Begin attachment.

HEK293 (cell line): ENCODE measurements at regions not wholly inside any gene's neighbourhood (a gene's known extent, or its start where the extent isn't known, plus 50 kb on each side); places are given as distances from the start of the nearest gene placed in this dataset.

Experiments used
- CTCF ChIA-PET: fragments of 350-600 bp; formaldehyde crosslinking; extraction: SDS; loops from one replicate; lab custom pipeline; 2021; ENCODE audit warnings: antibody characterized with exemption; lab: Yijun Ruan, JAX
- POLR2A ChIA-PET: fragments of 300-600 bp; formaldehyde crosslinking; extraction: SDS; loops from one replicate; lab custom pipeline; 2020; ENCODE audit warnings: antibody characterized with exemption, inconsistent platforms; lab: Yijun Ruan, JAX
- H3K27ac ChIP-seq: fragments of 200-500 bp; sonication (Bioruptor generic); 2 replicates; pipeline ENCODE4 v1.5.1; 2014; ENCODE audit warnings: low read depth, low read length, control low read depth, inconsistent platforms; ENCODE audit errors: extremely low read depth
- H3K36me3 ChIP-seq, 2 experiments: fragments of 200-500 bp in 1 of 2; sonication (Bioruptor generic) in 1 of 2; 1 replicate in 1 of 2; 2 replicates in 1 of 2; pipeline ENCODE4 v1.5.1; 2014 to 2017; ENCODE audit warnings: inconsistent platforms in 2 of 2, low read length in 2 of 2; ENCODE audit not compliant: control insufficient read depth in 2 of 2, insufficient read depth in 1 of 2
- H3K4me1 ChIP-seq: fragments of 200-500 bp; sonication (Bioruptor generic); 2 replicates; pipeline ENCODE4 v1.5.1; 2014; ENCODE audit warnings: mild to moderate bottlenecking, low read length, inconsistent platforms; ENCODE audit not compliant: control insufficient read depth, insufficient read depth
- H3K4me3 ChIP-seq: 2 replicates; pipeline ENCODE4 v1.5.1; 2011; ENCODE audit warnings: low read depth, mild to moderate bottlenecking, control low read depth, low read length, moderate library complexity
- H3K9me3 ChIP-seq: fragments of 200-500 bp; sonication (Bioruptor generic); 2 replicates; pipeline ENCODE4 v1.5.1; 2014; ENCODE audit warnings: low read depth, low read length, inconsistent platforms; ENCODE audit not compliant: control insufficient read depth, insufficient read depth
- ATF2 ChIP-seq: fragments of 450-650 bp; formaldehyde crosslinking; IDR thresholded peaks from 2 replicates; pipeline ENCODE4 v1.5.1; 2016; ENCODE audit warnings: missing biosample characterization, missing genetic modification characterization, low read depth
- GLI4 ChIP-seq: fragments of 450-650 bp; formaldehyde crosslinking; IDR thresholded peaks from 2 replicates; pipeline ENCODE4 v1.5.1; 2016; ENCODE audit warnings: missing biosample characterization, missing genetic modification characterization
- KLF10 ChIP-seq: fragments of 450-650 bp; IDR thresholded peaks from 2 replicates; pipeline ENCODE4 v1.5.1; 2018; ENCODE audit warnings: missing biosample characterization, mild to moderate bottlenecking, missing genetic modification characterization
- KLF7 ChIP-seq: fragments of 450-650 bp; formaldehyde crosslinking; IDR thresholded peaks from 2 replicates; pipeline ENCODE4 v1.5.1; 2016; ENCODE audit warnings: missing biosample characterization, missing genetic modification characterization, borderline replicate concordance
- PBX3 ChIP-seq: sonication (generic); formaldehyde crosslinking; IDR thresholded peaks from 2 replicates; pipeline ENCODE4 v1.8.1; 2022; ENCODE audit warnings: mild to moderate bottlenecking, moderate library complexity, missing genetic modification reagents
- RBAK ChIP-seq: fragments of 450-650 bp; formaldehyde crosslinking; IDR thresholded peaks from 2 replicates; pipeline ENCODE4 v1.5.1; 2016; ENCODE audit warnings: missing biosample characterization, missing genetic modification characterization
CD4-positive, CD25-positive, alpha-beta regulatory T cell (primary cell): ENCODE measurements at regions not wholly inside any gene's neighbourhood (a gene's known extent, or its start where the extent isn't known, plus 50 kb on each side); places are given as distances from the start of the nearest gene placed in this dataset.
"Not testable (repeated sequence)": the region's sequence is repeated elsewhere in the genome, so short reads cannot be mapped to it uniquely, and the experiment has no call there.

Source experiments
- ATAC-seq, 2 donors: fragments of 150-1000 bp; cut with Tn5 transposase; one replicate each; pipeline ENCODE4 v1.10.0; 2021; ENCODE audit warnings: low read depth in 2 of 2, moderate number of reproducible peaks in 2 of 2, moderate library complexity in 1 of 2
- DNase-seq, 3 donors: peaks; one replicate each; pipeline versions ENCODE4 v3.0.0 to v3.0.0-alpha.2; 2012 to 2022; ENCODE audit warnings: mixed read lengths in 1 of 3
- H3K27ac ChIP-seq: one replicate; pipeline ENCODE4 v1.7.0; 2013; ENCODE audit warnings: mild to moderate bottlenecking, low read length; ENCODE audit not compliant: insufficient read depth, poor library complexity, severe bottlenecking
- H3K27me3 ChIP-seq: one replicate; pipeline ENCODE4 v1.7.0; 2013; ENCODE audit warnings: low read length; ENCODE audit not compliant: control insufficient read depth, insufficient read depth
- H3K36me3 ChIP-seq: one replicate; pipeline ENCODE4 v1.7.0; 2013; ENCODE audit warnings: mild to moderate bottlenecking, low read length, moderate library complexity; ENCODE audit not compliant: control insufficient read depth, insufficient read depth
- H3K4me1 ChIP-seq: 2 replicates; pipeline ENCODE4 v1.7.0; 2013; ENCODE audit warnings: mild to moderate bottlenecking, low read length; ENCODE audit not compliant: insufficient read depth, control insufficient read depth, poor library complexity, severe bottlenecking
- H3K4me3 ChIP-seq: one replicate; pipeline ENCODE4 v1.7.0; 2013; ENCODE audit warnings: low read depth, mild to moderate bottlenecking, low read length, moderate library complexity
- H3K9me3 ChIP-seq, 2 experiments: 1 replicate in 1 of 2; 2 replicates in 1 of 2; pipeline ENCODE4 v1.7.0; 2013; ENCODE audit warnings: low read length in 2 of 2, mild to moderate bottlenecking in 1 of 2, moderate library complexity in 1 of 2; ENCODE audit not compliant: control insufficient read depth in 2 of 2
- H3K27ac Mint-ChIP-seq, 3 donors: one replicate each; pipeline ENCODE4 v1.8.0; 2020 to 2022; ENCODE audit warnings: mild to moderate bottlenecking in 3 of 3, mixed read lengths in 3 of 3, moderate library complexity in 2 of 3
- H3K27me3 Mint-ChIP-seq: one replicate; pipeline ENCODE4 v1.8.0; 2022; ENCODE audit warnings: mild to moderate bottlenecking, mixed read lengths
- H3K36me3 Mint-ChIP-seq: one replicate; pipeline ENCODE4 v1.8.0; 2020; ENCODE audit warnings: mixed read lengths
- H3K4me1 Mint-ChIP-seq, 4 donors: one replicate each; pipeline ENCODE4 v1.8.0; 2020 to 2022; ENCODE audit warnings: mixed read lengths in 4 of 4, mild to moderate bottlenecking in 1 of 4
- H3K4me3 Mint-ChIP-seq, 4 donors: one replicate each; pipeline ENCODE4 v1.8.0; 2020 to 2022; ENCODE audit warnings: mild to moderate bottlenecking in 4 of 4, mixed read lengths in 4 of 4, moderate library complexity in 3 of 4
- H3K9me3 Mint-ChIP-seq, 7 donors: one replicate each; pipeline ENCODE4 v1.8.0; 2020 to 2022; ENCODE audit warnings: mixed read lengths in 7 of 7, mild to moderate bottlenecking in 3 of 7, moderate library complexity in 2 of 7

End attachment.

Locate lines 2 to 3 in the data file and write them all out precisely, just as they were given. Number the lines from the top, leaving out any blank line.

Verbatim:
Experiments used
- CTCF ChIA-PET: fragments of 350-600 bp; formaldehyde crosslinking; extraction: SDS; loops from one replicate; lab custom pipeline; 2021; ENCODE audit warnings: antibody characterized with exemption; lab: Yijun Ruan, JAX